|📃 Official Docs||Cosmos Provider Enhancements|
EF Core parses configuration information to build a working model of how the domain maps to the underlying database. The time it takes to compile the memory increases as the number of entities, properties, and relationships grows. Customers with apps in distributed environments or using platforms like Azure Functions require fast startup times. Compiled models addresses this by building the model at development time, significantly improve the time to first query result.
|🎞️ Video||Introducing EF Core Compiled Models|
|📖 Blog Post||Compiled Models|
|📃 Official Docs||Compiled Models|
Imagine you want to impose a string column length limit of 200 characters on every table in your database. If you have hundreds of entities, this would require either applying data annotations or performing fluent configuration for every table. Pre-configuration conventions allow you to specify a rule as a convention that becomes the default unless you opt-out. This can potentially save hundreds of lines of code and allows you to make changes in a single place.
|📖 Blog Post||Configure Conventions|
|📃 Official Docs||Pre-convention Model Configuration|
A popular feature of EF Core is the ability to track schema changes by version for your database. This capability is called migrations. Traditionally, migrations are embedded in your target application. They would require you to deploy the app along with the .NET SDKs and runtime to execute. To simplify this step as a part of continuous deployment, the EF Core team built migration bundles. These are self-contained, standalone executables that apply the migrations as part of your CI/CD pipeline.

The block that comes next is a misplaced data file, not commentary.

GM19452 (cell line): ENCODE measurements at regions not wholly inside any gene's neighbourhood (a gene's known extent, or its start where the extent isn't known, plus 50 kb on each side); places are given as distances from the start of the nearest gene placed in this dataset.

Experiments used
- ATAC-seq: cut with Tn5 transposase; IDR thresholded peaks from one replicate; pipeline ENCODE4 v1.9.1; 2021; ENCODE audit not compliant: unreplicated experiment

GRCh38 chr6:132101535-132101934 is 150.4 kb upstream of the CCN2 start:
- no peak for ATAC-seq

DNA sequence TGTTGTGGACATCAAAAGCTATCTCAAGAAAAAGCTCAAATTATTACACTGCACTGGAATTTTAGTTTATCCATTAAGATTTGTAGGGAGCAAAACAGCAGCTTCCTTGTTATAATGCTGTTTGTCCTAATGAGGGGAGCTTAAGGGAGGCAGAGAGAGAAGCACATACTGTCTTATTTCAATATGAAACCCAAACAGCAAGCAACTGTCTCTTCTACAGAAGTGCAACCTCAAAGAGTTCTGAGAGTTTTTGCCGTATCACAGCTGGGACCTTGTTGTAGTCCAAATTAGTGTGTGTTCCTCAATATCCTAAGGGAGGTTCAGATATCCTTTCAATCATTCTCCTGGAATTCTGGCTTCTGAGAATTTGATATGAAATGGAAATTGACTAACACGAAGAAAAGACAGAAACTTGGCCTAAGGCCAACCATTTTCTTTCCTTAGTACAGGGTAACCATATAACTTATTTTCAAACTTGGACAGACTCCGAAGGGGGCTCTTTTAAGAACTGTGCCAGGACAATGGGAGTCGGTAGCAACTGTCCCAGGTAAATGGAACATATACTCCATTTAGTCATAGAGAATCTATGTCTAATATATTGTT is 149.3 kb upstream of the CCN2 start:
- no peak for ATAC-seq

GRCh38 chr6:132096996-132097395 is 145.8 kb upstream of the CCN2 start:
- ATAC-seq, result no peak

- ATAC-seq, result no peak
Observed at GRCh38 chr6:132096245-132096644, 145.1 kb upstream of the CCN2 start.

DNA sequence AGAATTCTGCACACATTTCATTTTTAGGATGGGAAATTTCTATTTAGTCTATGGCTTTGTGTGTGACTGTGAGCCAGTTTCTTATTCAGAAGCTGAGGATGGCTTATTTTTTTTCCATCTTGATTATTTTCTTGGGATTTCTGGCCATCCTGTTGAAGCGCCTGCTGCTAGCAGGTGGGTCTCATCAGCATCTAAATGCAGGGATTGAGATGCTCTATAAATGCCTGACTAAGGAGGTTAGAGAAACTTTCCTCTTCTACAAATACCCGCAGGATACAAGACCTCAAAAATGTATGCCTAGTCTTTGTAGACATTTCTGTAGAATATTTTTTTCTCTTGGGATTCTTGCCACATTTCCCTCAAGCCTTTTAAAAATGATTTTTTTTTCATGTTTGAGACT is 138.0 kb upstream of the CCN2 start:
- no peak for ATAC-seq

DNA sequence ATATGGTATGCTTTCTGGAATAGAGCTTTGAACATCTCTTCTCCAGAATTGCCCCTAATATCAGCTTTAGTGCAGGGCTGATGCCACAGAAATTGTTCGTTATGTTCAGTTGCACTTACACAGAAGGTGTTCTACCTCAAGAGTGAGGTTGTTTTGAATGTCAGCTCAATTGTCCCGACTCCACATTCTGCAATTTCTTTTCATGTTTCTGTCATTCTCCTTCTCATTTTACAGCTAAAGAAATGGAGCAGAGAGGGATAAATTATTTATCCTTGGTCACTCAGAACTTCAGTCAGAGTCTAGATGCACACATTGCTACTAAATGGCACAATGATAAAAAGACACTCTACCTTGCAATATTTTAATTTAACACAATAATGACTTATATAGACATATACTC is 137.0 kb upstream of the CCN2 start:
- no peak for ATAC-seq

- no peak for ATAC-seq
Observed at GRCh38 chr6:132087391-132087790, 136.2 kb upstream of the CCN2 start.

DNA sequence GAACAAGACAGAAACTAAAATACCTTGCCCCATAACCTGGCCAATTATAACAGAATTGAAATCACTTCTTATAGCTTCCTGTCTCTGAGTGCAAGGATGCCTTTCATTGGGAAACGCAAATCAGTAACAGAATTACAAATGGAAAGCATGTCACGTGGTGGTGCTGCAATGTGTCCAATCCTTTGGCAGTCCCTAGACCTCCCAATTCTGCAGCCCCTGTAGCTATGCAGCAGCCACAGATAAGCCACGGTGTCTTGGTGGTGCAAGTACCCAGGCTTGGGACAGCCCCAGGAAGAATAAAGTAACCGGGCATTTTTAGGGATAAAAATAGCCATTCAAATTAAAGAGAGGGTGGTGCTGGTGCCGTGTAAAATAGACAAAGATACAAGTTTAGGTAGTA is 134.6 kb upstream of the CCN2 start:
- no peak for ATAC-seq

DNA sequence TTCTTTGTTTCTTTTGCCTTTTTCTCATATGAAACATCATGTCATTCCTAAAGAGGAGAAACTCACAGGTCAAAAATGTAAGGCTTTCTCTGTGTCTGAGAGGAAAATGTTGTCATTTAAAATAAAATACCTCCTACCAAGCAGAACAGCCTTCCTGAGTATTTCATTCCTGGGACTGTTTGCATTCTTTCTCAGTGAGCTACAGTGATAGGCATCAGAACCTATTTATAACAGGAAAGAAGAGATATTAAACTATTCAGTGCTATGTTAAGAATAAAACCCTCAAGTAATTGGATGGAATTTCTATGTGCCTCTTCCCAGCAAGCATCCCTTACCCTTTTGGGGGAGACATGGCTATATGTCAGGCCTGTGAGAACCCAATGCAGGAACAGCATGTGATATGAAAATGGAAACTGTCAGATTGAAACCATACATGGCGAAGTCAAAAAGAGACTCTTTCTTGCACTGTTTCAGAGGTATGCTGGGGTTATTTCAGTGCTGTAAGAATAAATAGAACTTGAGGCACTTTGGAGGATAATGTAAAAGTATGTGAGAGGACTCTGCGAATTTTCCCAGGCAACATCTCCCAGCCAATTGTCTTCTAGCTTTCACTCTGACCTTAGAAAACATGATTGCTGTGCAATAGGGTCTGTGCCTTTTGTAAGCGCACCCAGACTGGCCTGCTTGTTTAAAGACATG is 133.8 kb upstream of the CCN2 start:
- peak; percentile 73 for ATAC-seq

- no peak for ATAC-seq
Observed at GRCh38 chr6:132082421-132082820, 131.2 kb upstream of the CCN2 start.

|📖 Blog Post||Introducing DevOps-friendly EF Core Migration Bundles|
|📃 Official Docs||Migration Bundles|
The team’s aggressive focus on performance resulted in a 92% improvement for the full stack of EF Core 6 on .NET 6 over EF Core 5 on .NET 5 according to the industry standard TechEmpower benchmark.
|🎞️ Video||Julie Lerman on Performance|
|🎞️ Video||Visualizing Database Query Plans|
|🎞️ Video||Performance Tuning an EF Core Application|
|📖 Blog Post||EF Core Performance|
|📃 Official Docs||Improved Performance on TechEmpower Fortunes|
SQL Server supports temporal tables. This is an audit mechanism that tracks every change to a database table and exposes it in a queryable format. EF Core recently added first class support to create, query, and even restore entries from temporal tables.
|🎞️ Video||SQL Server Temporal Tables and EF Core 6|
|📖 Blog Post||Prime your flux capacitor: SQL Server temporal tables in EF Core 6|
|📃 Official Docs||SQL Server Temporal Tables|
The team focused on the GraphQL experience and although there aren’t specific changes in EF Core 6.0 related to GraphQL, here are some resources that show how well the two technologies work together.
|🎞️ Video||Modern Data APIs with EF Core and GraphQL|
|🎞️ Video||GraphQL with EF Core 6 and HotChocolate 12|
The EF Core packages for EF Core 6 include: